In his first interview since taking charge of Davis Langdon, Bob Pell explains why it pays to be direct

“It happened very quickly. One day about two months ago someone came and said, ‘Are you interested?’, and that was it.”

Bob Pell is talking about the moment he discovered that he was to become the global chief executive of Davis Langdon, following the shock departure of Jeremy Horner in February.
It is an appointment that has provoked a great deal of interest in the wider consultancy sector, not least because Pell is the first DL boss to step across from Aecom, the business’ parent company (his precise role is global chief executive of Aecom’s programme, cost and consultancy business, including Davis Langdon).

In his first interview since taking the top job, Pell reveals his plans to grow the company by 15% a year through a massive international push East. But he insists that his appointment will not lead to a dilution of DL’s traditional values, more upheaval, or a dramatic change of strategy; rather, it will be a “bridging of the gap” between the two consultants. One thing is for sure though: however seamless Pell says the transition will be, he is not the sort of man to go unnoticed.

The inquisitive approach

Pell likes to be direct. You wouldn’t expect anything less from someone nicknamed the “chief interrogation officer”.

“One of my last roles at Aecom was chief integration officer,” he says, sitting in the company’s Holborn head office. “And yes, people used to deliberately misquote that as ‘chief interrogation officer’. I can only imagine it was because of my delightful and charming style,” he smiles.

There is no evidence that any clients have turned their backs on Davis Langdon

And while he says he finds the nickname itself amusing, you get the distinct impression he takes the implied business technique pretty seriously. “I like to ask questions like ‘Why are we successful in Moscow?’, or ‘What’s happening in Jeddah today?’, to get the answer quickly. It’s only by asking the questions you have the right information. So I do ask questions until I get to the answer.”

The 60-year-old’s slightly unconventional approach is noticeable as soon as you set eyes on him. Like Aecom’s UK chief executive Steve Morriss, who admits he can’t stand wearing a suit to work, Pell hates the “corporate uniform” - his patterned glasses and trendy ties are a “desperate attempt at a shred of individuality”.

It is hardly surprising he has developed a number of Aecom traits. After heading up planning firm EDAW for 20 years, it was bought by Aecom in 2005 and Pell has held senior roles with the global consultant ever since, most recently senior vice-president of operations.

A company man

The fact that he was already part of the boardroom furniture has intensified concerns among some in the industry that the Aecom gene is infiltrating DL at the highest possible level, watering down the consultant’s traditional strengths.

As Hanif Kara, partner at AKT II, told Building after Horner’s departure: “Davis Langdon is gaining abroad but losing out in terms of the high-end service in London. DL used to be the first name on any team in London but now not as often.”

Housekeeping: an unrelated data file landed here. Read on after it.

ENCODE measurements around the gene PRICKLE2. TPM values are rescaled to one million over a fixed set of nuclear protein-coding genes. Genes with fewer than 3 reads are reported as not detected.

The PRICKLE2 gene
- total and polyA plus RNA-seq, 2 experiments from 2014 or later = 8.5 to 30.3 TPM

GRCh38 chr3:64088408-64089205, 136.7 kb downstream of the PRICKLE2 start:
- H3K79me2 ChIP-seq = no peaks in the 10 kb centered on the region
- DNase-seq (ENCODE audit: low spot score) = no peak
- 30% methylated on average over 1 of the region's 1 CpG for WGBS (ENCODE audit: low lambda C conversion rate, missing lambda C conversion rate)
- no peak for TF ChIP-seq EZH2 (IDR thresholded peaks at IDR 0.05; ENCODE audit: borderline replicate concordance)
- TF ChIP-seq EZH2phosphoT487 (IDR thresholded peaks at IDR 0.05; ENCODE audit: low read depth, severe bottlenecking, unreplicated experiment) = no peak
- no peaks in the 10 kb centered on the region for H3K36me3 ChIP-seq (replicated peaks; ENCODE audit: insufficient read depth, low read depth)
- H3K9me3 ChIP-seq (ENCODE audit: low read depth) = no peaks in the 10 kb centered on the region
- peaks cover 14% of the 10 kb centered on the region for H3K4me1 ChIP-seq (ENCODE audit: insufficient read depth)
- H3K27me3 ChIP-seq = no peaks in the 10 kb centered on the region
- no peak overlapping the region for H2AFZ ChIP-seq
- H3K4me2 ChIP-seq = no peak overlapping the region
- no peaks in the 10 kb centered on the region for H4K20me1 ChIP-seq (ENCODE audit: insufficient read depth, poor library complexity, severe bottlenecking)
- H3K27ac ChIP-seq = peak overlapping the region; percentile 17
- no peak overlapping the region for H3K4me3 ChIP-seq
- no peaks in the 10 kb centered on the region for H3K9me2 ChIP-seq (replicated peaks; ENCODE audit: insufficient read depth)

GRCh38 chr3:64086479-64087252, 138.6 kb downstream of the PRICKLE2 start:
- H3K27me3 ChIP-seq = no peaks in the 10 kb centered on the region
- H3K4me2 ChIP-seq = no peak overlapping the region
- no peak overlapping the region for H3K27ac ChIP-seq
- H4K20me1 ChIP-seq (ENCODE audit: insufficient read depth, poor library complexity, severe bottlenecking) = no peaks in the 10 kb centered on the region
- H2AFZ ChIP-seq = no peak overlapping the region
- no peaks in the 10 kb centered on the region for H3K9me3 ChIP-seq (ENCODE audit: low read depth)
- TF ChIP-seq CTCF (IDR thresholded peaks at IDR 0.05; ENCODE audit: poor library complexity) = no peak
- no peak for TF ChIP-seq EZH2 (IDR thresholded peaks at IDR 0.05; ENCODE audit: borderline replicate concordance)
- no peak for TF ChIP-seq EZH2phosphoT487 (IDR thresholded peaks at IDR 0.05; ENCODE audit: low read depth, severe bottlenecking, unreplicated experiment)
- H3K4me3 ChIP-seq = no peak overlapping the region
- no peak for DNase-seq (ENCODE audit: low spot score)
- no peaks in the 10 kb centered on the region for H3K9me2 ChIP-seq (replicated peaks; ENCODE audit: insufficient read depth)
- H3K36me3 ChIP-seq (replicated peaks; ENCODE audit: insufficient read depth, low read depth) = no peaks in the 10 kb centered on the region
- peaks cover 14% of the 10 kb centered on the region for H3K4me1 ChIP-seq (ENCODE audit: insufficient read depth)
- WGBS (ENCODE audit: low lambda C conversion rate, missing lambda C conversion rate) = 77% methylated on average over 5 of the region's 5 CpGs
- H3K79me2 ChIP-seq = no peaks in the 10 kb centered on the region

Pell isn’t having any of this, insisting that he is fully aware of DL’s strengths, having been central to the merger of the two firms in his former role as chief integration officer.
“That became my full-time job for a year and I got to know the firm well. I don’t see myself as coming from Aecom to Davis Langdon. It’s all one now.

“I think I can actually bring a lot to the table,” he adds. “I have a perspective that will allow me to bridge the gap between some of the great things in Davis Langdon, like its reputation, with the global reach of Aecom.”

Above all, though, he expects the figures to do the talking: “Over £50m in additional sales was made in the year following the merger,” he says, adding that a lot of this was down to DL: “This is all linked to Davis Langdon’s crown jewels such as the London commercial market and sports expertise.”

But can he really be happy about the state of this side of the business, following the stream of negative publicity surrounding the departure of Horner and other high-profile directors?
“Inevitably when there is change people reconsider what they wish to do, but we also have talented people joining us,” he says. “And despite what the press and competition may be saying, there is no evidence that any clients have turned their backs on Davis Langdon.”

Pell’s plan

Away from the domestic front, Pell says he will be sticking to Horner’s strategy to grow the DL business internationally: “I have always looked at international reach and strength. My motivation to join a company or take on a role is almost always the global platform available.”

And the evidence suggests that he will continue DL’s anticipated shift from West to East: “We’re holding our own in the UK and Australia but growing in Russia, the Middle East, eastern European markets like Romania, Kazakhstan, the Ukraine and Turkey. The result of this is that we are in a good position to grow over the next three-to-five years at a rate of around 15% a year.”

The growth Pell talks of will, in the most part, come from acquisitions, “in eastern Europe mainly”. And there will be a lot more global opportunities for staff: “We want people who are motivated to move, and I will do what I can to facilitate moves for anyone who wants to travel somewhere we have an office.”

Is this due to a necessity to manoeuvre staff out of the West and into growth regions? And what will this mean for the business’ base region, the UK, which is just “holding its own”?
“It’s complicated,” says Pell. “Staff growth won’t exactly reflect financial growth because obviously you want to become more efficient and generate
more revenue.”

For the moment then, the man who likes to ask direct questions doesn’t quite have all the answers.